Why I’m doing it & my goals
I’ve run two courses so far and completed 14 parkruns. Wicksteed Park in Kettering that can have up to 300 people on a busy day and Newport Pagnell which can be 50-75. Neither is the best course for a quick time, but I’m not interested in posting a quick one until I’ve finished noticeably improving – as then it would be good to see what my best is.
I push myself on the run as I believe 5k is almost the perfect distance, probably twice a week being optimal or good general health. Recovery is now an hour or so. It took me almost a week after my first!
I got into parkrun after pulling a calf muscle on a walk. I hadn’t exercised in anger for nearly ten years and with steady weight gain it showed. Since joining the gym and doing parkrun I’ve injured myself many more times but that is by the by and I am getting there.
My weight at nearly 18 stone is about a good stone too high but hasn’t shifted much so maybe that is just me from now on. Ideally I’d like to get to about 16 stone and a half.
My first time was 33m 41s with a mixture of walking and jogging. It took me four attempts before I ran the distance. My best time so far is 29m 15s. This is about the average time for a runner, certainly on my two courses. My next goal is to get down to 27m 48s which is 9-minute mile pace, and then maybe 24m 42s which is 8-minute mile pace. Any quicker would be a bonus but I’m not going to train just to get down to blistering times. At my peak I could run flat miles at about 6m 30s and I like to think I could have crept in on the right course under the 20-minute mark.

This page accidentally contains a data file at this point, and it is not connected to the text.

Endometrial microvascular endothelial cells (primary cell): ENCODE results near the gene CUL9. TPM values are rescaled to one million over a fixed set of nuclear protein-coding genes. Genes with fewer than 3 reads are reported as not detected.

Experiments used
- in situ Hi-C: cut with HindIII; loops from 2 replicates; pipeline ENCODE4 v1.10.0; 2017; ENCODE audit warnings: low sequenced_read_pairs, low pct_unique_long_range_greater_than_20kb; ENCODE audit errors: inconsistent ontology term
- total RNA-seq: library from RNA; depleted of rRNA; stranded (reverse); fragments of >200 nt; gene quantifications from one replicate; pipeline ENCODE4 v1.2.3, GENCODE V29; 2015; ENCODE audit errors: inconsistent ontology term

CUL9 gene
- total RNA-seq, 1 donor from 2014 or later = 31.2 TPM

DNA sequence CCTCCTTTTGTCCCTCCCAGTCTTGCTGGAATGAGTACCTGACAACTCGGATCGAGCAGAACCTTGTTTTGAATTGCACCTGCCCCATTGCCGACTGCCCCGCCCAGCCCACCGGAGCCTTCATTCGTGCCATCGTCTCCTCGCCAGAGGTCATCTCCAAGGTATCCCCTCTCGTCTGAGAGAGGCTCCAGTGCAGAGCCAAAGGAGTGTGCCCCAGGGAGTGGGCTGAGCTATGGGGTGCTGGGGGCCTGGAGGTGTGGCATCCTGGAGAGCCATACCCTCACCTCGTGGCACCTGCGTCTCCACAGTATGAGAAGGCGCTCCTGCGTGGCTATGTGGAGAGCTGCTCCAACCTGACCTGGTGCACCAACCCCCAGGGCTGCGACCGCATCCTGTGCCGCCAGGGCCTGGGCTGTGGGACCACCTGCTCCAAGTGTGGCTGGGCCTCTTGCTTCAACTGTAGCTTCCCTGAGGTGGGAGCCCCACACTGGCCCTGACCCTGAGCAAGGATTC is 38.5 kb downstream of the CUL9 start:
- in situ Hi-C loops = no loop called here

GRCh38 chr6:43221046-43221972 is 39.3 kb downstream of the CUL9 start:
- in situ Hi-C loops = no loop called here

Getting in the family way
My youngest wanted to try the junior parkrun (2km) so we’ve had a few early trips to Wickies on a Sunday morning. Her best 2k time is 9m 42s and that is with her walking parts of it as she runs off too hard. She looks the part of the runner and could be decent if she wants to be. Middle sister has just started parkrun too, so this Saturday, youngest went with her and endured a slow jog/walk. Next chance in a month, she is going to try to tag along with me. If she can keep the pace over the distance I have no doubt she will leave me for dust in the final ½km.
The events are run for free and rely on volunteers to run the event on the day. They are always asking for more volunteering.
There are a variety of roles. I have dealt with the collecting of tokens a couple of times and may well look to do a few other jobs, approximately once a month. They also need course monitors to give encouragement and ensure people don’t take a wrong turn. Also, a few need to get there early and help set the course out.
Another advantage of parkrun, especially when you volunteer, is that it becomes social. I know a few regulars to talk to and also chat with some of the helpers.
Especially as when walking around Kettering and seeing mostly dross nowadays (and the refugee hotel has made that noticeably worse), it is good to know normal people still exist in my town.
I wouldn’t be a Going Postaler without bringing a few quirks to an event. In this case it is my footwear as pictured above. I run and hike in Vibrams minimalist footwear. The idea is that, especially being so big, that once one is used to running in them, they encourage a better, more natural way to run. The main idea is that your calves and ankles have to learn to fully support you, (you don’t improve thigh strength by using a wheelchair) and also to stop damaging your knees, you end up landing more on the ball of your foot instead. Only time will tell…
For anybody that does no exercise and is looking to get a little healthier, I would certainly recommend it. If nothing else it gets you outside. You can walk the whole course and choose to push yourself harder whenever you wish. It is very friendly, non-competitive, and you may eventually make a few new friends.
© Jerry Mandarin 2023